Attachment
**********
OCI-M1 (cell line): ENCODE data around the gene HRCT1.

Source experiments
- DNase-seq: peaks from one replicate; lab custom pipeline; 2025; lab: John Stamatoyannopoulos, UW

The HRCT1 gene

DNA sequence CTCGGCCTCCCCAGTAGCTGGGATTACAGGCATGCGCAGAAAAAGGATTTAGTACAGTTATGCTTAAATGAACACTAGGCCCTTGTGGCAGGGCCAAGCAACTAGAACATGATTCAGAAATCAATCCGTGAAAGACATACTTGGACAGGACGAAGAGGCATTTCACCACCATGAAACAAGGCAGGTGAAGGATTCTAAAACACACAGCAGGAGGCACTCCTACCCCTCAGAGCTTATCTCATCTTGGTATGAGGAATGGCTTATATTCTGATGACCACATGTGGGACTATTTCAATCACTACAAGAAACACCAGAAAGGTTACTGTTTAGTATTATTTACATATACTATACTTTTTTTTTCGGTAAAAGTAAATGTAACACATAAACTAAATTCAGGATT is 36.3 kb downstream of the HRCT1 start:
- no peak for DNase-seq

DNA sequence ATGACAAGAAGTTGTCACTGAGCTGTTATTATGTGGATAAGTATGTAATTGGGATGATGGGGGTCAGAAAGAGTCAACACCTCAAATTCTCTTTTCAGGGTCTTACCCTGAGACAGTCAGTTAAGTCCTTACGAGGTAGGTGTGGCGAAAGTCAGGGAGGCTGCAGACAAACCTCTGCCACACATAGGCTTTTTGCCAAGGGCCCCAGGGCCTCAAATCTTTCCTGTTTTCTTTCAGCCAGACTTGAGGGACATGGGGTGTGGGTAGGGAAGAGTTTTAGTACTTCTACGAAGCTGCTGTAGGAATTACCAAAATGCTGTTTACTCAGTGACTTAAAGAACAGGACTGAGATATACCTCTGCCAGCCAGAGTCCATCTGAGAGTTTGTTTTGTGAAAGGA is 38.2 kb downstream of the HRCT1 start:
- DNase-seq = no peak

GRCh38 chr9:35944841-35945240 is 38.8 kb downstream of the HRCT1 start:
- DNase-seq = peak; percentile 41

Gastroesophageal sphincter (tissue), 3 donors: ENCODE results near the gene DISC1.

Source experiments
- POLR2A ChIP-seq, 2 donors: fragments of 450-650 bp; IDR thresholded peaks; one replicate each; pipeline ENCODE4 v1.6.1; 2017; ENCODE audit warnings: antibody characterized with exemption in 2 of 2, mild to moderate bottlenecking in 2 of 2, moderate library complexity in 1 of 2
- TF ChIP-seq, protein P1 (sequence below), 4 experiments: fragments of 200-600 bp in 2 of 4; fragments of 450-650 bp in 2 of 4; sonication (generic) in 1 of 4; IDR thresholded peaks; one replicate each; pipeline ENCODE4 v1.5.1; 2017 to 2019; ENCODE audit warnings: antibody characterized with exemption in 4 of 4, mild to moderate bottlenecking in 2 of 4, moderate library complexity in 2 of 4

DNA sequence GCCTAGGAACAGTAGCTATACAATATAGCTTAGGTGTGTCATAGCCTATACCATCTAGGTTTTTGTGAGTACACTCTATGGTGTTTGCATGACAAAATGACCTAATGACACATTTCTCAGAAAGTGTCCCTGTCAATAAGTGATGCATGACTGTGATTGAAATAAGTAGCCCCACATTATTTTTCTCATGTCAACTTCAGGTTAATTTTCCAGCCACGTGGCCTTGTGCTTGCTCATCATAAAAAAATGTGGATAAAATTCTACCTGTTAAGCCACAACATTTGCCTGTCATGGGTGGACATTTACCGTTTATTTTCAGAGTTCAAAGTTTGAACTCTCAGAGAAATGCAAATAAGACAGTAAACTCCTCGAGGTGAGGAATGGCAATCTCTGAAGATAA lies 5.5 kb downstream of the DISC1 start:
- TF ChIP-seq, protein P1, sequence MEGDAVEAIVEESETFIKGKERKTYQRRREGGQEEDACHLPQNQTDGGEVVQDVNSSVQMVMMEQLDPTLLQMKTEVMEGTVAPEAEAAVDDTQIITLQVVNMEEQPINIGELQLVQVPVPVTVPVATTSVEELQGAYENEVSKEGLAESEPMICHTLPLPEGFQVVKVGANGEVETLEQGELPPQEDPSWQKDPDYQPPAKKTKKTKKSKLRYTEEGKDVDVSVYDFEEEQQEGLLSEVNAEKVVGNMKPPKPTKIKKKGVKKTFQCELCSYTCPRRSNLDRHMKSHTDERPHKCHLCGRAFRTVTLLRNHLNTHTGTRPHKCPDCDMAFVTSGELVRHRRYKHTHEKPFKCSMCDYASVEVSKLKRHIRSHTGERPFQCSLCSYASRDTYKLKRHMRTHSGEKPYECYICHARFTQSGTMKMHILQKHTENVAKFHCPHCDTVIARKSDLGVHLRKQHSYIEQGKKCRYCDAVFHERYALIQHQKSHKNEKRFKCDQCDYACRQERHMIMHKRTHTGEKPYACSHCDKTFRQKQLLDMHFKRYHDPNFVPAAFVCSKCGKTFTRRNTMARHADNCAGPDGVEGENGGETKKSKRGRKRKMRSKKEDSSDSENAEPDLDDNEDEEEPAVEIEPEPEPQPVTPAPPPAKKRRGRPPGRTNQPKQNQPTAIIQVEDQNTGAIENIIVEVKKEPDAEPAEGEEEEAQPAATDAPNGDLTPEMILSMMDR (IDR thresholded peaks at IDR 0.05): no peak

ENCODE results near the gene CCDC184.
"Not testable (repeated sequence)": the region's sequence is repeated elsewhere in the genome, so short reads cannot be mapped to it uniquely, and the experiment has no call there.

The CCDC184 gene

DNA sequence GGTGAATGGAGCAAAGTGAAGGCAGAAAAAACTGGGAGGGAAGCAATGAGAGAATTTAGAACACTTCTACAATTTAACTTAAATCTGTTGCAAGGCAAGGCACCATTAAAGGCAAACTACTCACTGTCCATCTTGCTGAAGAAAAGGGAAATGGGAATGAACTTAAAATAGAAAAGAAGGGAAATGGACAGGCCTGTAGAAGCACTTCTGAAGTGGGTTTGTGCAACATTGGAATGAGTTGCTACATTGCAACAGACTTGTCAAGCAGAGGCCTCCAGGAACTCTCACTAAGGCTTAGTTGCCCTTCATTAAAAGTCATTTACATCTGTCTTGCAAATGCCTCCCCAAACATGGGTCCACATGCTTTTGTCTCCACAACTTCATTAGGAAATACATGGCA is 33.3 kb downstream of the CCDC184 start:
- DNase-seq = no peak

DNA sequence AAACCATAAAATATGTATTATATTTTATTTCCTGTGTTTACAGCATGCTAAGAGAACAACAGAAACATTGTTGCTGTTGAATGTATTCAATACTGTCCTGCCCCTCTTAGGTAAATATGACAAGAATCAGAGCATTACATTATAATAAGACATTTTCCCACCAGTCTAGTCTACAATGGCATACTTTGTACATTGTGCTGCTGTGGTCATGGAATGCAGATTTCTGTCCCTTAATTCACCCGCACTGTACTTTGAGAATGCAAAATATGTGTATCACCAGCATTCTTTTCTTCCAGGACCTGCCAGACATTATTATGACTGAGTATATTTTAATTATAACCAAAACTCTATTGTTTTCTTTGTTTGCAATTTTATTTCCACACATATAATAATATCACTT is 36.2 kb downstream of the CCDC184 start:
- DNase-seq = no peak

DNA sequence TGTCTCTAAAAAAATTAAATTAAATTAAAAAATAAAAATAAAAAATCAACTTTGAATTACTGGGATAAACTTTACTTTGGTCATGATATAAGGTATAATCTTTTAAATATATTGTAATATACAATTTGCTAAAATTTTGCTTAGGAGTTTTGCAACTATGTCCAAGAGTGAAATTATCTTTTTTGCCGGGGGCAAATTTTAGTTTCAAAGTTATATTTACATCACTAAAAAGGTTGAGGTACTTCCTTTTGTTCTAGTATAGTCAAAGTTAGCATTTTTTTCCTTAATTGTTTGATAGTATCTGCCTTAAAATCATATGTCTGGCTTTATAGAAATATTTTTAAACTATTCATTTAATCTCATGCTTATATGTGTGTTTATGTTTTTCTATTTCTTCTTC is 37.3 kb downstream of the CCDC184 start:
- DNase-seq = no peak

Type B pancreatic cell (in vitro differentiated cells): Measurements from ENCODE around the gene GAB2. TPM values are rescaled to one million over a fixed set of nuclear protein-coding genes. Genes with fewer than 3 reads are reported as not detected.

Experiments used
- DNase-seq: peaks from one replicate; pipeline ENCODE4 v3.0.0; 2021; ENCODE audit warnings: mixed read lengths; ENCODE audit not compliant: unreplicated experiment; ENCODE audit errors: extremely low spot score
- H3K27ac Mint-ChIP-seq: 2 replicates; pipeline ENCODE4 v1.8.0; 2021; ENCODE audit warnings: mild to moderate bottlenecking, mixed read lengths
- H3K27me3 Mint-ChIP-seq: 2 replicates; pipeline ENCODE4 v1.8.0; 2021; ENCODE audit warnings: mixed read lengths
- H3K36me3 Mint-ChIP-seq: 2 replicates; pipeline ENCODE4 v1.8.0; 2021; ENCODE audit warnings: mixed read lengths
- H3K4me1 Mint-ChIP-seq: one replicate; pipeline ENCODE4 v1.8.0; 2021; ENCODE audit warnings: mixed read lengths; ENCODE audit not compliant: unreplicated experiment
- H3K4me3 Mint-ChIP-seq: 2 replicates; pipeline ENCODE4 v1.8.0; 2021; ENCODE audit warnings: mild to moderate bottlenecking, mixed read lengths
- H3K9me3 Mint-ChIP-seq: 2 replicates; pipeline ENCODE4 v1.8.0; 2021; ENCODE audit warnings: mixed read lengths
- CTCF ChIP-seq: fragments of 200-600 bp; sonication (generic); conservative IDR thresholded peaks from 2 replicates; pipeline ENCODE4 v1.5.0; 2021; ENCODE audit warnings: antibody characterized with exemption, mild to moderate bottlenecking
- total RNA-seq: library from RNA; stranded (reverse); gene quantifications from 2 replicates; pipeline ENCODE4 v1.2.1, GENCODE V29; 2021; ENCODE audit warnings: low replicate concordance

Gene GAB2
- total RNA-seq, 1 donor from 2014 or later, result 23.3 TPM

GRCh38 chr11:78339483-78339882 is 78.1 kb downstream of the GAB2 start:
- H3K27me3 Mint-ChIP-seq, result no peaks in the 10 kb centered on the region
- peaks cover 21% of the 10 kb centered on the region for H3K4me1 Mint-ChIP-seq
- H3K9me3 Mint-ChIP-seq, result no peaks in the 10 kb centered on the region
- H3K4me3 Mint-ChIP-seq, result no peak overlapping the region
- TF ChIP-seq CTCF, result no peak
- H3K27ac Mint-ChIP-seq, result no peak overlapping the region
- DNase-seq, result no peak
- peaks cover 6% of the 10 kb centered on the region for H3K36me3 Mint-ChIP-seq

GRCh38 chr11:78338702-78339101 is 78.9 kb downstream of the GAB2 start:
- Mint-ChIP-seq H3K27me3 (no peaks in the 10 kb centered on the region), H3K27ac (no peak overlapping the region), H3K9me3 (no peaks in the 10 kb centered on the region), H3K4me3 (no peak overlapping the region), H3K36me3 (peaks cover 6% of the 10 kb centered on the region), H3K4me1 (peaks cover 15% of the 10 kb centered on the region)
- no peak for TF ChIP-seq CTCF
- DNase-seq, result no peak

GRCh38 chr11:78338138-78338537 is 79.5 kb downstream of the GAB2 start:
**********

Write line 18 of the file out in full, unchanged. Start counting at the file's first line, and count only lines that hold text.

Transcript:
"Not testable (repeated sequence)": the region's sequence is repeated elsewhere in the genome, so short reads cannot be mapped to it uniquely, and the experiment has no call there.